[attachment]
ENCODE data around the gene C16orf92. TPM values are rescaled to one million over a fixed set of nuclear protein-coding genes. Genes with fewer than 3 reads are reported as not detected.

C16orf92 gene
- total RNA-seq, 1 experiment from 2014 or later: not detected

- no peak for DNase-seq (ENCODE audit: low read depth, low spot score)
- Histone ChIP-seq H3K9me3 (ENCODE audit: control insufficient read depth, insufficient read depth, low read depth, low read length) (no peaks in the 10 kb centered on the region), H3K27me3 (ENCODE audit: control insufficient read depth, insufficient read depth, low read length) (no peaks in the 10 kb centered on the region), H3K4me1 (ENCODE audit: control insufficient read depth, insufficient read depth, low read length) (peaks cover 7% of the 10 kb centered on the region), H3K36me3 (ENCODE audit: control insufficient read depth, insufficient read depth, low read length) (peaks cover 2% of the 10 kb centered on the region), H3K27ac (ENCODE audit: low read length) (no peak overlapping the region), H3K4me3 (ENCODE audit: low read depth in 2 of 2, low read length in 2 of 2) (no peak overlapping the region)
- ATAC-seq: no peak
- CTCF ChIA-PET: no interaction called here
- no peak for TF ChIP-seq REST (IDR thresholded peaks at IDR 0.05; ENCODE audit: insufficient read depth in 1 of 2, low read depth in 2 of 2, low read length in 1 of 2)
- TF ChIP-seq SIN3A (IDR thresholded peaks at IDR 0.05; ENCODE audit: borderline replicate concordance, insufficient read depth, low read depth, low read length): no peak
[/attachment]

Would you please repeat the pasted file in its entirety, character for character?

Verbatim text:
ENCODE data around the gene C16orf92. TPM values are rescaled to one million over a fixed set of nuclear protein-coding genes. Genes with fewer than 3 reads are reported as not detected.

C16orf92 gene
- total RNA-seq, 1 experiment from 2014 or later: not detected

- no peak for DNase-seq (ENCODE audit: low read depth, low spot score)
- Histone ChIP-seq H3K9me3 (ENCODE audit: control insufficient read depth, insufficient read depth, low read depth, low read length) (no peaks in the 10 kb centered on the region), H3K27me3 (ENCODE audit: control insufficient read depth, insufficient read depth, low read length) (no peaks in the 10 kb centered on the region), H3K4me1 (ENCODE audit: control insufficient read depth, insufficient read depth, low read length) (peaks cover 7% of the 10 kb centered on the region), H3K36me3 (ENCODE audit: control insufficient read depth, insufficient read depth, low read length) (peaks cover 2% of the 10 kb centered on the region), H3K27ac (ENCODE audit: low read length) (no peak overlapping the region), H3K4me3 (ENCODE audit: low read depth in 2 of 2, low read length in 2 of 2) (no peak overlapping the region)
- ATAC-seq: no peak
- CTCF ChIA-PET: no interaction called here
- no peak for TF ChIP-seq REST (IDR thresholded peaks at IDR 0.05; ENCODE audit: insufficient read depth in 1 of 2, low read depth in 2 of 2, low read length in 1 of 2)
- TF ChIP-seq SIN3A (IDR thresholded peaks at IDR 0.05; ENCODE audit: borderline replicate concordance, insufficient read depth, low read depth, low read length): no peak